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Polycystic Kidney Disease

This is an inherited disorder and is characterised by multiple grape-like clusters of cysts that enlarge the kidney. There are two sorts: Infantile, and Adult.

 

Infantile

This may cause stillbirth or early neonatal death. However, many infants do survive, live for several years and then develop renal failure.

 

Adult

This is not usually obvious until the person is much older, around thirty to fifty. Progression may be slow even after signs of renal insufficiency occur. Not all adults will require dialysis.

 

Causes

The disease is transmitted genetically. The infantile type is recessive with the risk of the next infant being affected being 25%. The adult type is dominant. Here the risk of transmission to the next child is 50%. Both types affect males and females equally.

 

Signs and Symptoms

At birth, affected babies may have a distended abdomen. They may show signs of respiratory distress and heart failure.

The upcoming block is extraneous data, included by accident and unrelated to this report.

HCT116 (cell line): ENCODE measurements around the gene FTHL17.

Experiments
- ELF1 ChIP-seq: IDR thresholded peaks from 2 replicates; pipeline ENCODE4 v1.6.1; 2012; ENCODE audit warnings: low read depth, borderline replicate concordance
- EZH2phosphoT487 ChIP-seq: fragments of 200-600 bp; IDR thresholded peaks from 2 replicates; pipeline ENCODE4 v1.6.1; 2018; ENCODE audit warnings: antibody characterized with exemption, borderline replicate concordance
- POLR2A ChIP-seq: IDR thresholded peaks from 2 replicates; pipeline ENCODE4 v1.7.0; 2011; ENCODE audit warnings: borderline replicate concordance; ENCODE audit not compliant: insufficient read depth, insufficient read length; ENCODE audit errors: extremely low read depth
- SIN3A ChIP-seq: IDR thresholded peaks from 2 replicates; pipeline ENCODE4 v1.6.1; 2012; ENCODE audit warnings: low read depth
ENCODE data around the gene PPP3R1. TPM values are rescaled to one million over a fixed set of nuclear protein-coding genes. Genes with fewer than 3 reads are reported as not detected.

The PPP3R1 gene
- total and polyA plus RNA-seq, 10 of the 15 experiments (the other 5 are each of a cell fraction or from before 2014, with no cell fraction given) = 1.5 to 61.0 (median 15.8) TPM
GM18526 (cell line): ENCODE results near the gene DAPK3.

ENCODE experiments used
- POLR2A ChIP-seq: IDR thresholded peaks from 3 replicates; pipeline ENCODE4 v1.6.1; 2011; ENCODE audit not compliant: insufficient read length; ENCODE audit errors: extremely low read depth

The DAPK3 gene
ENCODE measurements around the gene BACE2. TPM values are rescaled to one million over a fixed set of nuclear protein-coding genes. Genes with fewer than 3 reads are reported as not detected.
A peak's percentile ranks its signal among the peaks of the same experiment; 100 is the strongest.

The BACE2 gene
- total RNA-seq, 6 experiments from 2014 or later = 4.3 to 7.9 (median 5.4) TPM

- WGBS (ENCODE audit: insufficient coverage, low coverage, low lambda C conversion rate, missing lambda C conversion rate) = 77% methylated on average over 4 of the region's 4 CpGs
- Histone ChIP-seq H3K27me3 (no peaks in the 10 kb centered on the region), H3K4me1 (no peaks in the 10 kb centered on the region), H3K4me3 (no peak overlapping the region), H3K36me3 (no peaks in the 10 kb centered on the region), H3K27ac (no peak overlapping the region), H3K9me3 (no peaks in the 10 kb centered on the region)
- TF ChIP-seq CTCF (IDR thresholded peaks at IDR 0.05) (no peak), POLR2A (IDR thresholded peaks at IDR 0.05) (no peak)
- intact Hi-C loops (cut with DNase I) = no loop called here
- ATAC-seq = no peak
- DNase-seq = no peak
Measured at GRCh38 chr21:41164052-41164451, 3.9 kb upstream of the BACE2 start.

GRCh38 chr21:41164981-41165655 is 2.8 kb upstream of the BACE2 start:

Eventually they will develop uraemia and renal failure. If the renal failure is not treated with dialysis they may die. However, many infants are normal at birth and do not develop problems until later in life.

 

Diagnosis

A family history and a physical examination revealing large bilateral irregular masses in the flanks strongly suggests polycystic kidney disease.

 

Investigations

Intravenous or retrograde pyelography: This reveals enlarged kidneys with elongation of the pelvis, flattening of the calyces and indentations caused by cysts.

  • Ultrasound: This shows that the kidneys are enlarged and that cysts are present.
  • Tomography: This shows large areas of cystic damage.
  • Urinalysis and creatinine clearance: These show what the kidney function is doing and show if there is any kidney failure.

 

Diagnosis must also rule out the presence of renal tumours.

 

Treatment

Polycystic kidney disease cannot be cured.

 

Management

The management of the disorder consists of the treatment of associated complications:

  • Urinary infection.
  • Bleeding into cysts.
  • Hypertension.
  • High blood pressure must be treated. This will slow down the progression of the renal failure.
  • Kidney failure eventually develops in all children and most adults. They will need dialysis and kidney transplantation.

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